Last night, I was talking to a chap from the UK called Rich Homer who teaches flying to trainee pilots in Brunei, and he told me that confusion between some English words can be a problem here, because of local patterns of pronunciation. When I asked him for some examples, he suggested that altitude and attitude can be confused.
This sounded surprising to me, as I couldn't think of any situation when these two words might be mixed up, so context should always sort it out. But apparently attitude has a technical meaning in flying, as it refers to the tilt of a plane. For example, Concorde used to land with its nose up in the air, and this would be described as its attitude. So you can see that an instructor might ask a student about the altitude of the plane and be given its attitude instead, or vice versa.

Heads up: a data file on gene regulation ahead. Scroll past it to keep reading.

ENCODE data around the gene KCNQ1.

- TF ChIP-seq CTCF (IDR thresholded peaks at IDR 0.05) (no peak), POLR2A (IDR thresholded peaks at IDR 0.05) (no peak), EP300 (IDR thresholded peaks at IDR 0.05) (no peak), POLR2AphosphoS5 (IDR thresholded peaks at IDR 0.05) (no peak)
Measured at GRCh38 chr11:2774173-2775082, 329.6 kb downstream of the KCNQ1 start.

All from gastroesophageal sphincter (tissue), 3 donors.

What is interesting here is that the problem may be occurring because the /l/ in altitude is being omitted, presumably by a process of L-vocalisation (the /l/ is being pronounced as a vowel). However, though L-vocalisation is common in many New Varieties of English, including that of Singapore, it is also found in the UK, particularly in London English. So this confusion between altitude and attitude is actually liable to happen for speakers throughout the world, not just in South-East Asia. I find it stunning that the aviation industry can use such similar words for such a crucial distinction.
One other consideration is relevant here: in her recent PhD thesis, Salbrina Sharbawi suggested that L-vocalisation does not occur in Brunei English, partly because final /l/ is common in Malay (in words such as ambil 'take' and kapal 'ship') and is not usually vocalised in Malay. So in fact, it is possible that it is the UK instructor's pronunciation that is causing the problem and not the pronunciation of his students.